There’s also the legal responsibilities. Many countries, like the UK, have laws and regulations in place that require websites to be accessible to people with disabilities. Failure to comply with these regulations could result in legal consequences and financial penalties.
How to make your website accessible
Making your website accessible involves incorporating design and development practices that ensure all users, including those with disabilities, can perceive, understand, navigate, and interact with your website. Here are some key steps to make your website more accessible:
Adhere to Web Content Accessibility Guidelines (WCAG):
Familiarise yourself with the WCAG. The guidelines are organised into three levels of conformance: A, AA, and AAA. Aim for at least Level AA compliance.
Provide text alternatives:
Use descriptive alt text for images so that users with visual impairments can understand the content. Ensure that non-text content, like images, charts, and graphs, has text alternatives.
Create semantic HTML:
Use semantic HTML elements to convey the structure and meaning of content. Properly structure headings, lists, and other elements to enhance screen reader navigation and understanding.
Ensure keyboard accessibility:
Make sure all functionality is accessible using a keyboard. Users with motor disabilities or those who cannot use a mouse rely on keyboard navigation.
Implement focus styles:
Ensure that users can easily identify which element has keyboard focus. This is important for users who navigate using a keyboard or other assistive technologies.
Provide captions and transcripts for multimedia:
Include captions for videos and provide transcripts for audio content. This benefits users with hearing impairments and also provides a text alternative for search engines.
Use ARIA (Accessible Rich Internet Applications) roles and attributes:
ARIA can enhance the accessibility of dynamic content and web applications. Use ARIA roles and attributes to provide additional information to assistive technologies.
Design for readability:
Use readable fonts, provide sufficient colour contrast, and allow users to resize text without loss of content or functionality. Consider the needs of users with low vision.
Conduct user testing:
Include people with disabilities in your user testing process. Their feedback can be invaluable in identifying real-world challenges and ensuring that your website is truly accessible.
Provide contact information for accessibility issues:
Include contact information for users to report accessibility issues. Demonstrating a commitment to addressing accessibility concerns reinforces a user-centric approach.
Testing your website’s accessibility (web accessibility tools)
Testing your website’s accessibility is a critical step in ensuring that it meets the needs of all users, including those with disabilities. There are various web accessibility testing tools available that can help you identify and address potential issues. Here are just a few of the most widely used tools:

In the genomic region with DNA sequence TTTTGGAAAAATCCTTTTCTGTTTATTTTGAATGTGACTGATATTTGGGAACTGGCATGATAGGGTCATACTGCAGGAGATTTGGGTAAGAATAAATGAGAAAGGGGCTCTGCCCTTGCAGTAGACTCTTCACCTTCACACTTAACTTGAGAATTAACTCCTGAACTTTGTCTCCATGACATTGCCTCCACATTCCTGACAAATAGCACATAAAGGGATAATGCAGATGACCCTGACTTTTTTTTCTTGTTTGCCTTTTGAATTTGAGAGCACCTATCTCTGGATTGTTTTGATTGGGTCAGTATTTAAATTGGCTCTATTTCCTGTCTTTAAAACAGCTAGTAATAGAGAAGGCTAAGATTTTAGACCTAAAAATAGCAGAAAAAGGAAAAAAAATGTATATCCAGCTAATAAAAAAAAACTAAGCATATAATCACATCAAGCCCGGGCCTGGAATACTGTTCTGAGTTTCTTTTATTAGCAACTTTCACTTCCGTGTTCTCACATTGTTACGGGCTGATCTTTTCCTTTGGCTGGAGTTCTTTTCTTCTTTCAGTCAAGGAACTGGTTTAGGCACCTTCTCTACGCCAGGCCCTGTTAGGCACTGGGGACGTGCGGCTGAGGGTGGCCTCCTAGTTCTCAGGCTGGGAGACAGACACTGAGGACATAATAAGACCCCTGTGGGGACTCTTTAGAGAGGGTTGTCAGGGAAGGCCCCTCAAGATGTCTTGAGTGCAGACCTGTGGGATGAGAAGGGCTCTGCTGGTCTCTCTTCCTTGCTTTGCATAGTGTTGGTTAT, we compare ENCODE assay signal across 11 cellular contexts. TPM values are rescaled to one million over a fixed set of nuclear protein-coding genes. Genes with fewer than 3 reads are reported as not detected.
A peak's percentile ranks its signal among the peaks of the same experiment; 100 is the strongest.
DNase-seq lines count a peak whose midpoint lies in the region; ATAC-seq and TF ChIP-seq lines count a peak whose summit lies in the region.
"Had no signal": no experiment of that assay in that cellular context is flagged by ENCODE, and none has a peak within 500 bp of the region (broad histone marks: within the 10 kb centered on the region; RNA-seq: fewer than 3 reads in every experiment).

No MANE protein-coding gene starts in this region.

Lighthouse is an open-source, automated tool for improving the quality of web pages. It has audits for performance, accessibility, progressive web apps, SEO, and more.
How to use? You can run Lighthouse in Chrome DevTools, from the command line, or as a Node module. It provides detailed reports with actionable recommendations.
WAVE (Web Accessibility Evaluation Tool)
WAVE is a suite of evaluation tools that help authors make their web content more accessible to individuals with disabilities.
How to use? You can use the WAVE browser extension or the online WAVE tool to evaluate the accessibility of your web pages. It highlights potential issues and provides suggestions for improvement.
Axe Accessibility Checker
Axe is an accessibility testing toolkit developed by Deque Systems. It can be used as a browser extension, a command-line tool, or integrated into your development workflow.
How to Use: Install the Axe browser extension or use it through the developer tools in your browser. Run the tool on your web pages, and it will identify accessibility issues and offer guidance.
Pa11y is an open-source command-line tool designed to be run in CI/CD pipelines. It allows you to automate accessibility testing.
How to use? Install Pa11y globally or use it in your project. You can integrate it into your build process or run it manually, and it will output accessibility reports.
Web accessibility isn’t just a checkbox; it’s a fundamental commitment to inclusivity, equal access, and a positive user experience for everyone. By embracing the principles outlined in this guide and adhering to the Web Content Accessibility Guidelines (WCAG), you’re not only meeting legal requirements but also fostering an environment that empowers people of all abilities.
Make a difference today. Conduct an accessibility audit to identify areas for improvement. Engage with users who have diverse abilities to gather valuable insights. Prioritise accessibility in your design and development processes, ensuring that every digital experience is seamless and enriching for all. And if you’re not sure where to start, talk to us. It’s what we do.